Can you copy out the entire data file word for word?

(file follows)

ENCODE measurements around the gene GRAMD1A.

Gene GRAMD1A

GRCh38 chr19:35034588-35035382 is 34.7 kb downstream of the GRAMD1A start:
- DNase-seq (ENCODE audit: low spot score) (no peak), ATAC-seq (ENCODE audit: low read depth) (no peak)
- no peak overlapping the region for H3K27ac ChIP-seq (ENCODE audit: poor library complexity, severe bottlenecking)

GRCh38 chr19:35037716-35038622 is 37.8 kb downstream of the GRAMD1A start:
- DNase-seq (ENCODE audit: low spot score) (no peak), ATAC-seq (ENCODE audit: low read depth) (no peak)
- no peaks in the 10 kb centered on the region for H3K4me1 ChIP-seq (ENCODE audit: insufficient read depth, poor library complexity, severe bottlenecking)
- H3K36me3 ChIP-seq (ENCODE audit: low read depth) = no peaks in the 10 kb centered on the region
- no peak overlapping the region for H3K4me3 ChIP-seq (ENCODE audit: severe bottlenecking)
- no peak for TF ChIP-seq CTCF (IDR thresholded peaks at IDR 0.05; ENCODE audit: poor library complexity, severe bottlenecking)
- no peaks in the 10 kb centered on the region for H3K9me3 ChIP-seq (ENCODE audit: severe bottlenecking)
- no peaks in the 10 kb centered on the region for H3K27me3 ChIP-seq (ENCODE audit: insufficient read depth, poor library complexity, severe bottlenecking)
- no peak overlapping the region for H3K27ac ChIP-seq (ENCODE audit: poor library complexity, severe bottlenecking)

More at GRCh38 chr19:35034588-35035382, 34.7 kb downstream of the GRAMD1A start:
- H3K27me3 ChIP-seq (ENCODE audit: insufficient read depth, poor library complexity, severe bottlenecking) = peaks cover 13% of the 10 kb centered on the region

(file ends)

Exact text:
ENCODE measurements around the gene GRAMD1A.

Gene GRAMD1A

GRCh38 chr19:35034588-35035382 is 34.7 kb downstream of the GRAMD1A start:
- DNase-seq (ENCODE audit: low spot score) (no peak), ATAC-seq (ENCODE audit: low read depth) (no peak)
- no peak overlapping the region for H3K27ac ChIP-seq (ENCODE audit: poor library complexity, severe bottlenecking)

GRCh38 chr19:35037716-35038622 is 37.8 kb downstream of the GRAMD1A start:
- DNase-seq (ENCODE audit: low spot score) (no peak), ATAC-seq (ENCODE audit: low read depth) (no peak)
- no peaks in the 10 kb centered on the region for H3K4me1 ChIP-seq (ENCODE audit: insufficient read depth, poor library complexity, severe bottlenecking)
- H3K36me3 ChIP-seq (ENCODE audit: low read depth) = no peaks in the 10 kb centered on the region
- no peak overlapping the region for H3K4me3 ChIP-seq (ENCODE audit: severe bottlenecking)
- no peak for TF ChIP-seq CTCF (IDR thresholded peaks at IDR 0.05; ENCODE audit: poor library complexity, severe bottlenecking)
- no peaks in the 10 kb centered on the region for H3K9me3 ChIP-seq (ENCODE audit: severe bottlenecking)
- no peaks in the 10 kb centered on the region for H3K27me3 ChIP-seq (ENCODE audit: insufficient read depth, poor library complexity, severe bottlenecking)
- no peak overlapping the region for H3K27ac ChIP-seq (ENCODE audit: poor library complexity, severe bottlenecking)

More at GRCh38 chr19:35034588-35035382, 34.7 kb downstream of the GRAMD1A start:
- H3K27me3 ChIP-seq (ENCODE audit: insufficient read depth, poor library complexity, severe bottlenecking) = peaks cover 13% of the 10 kb centered on the region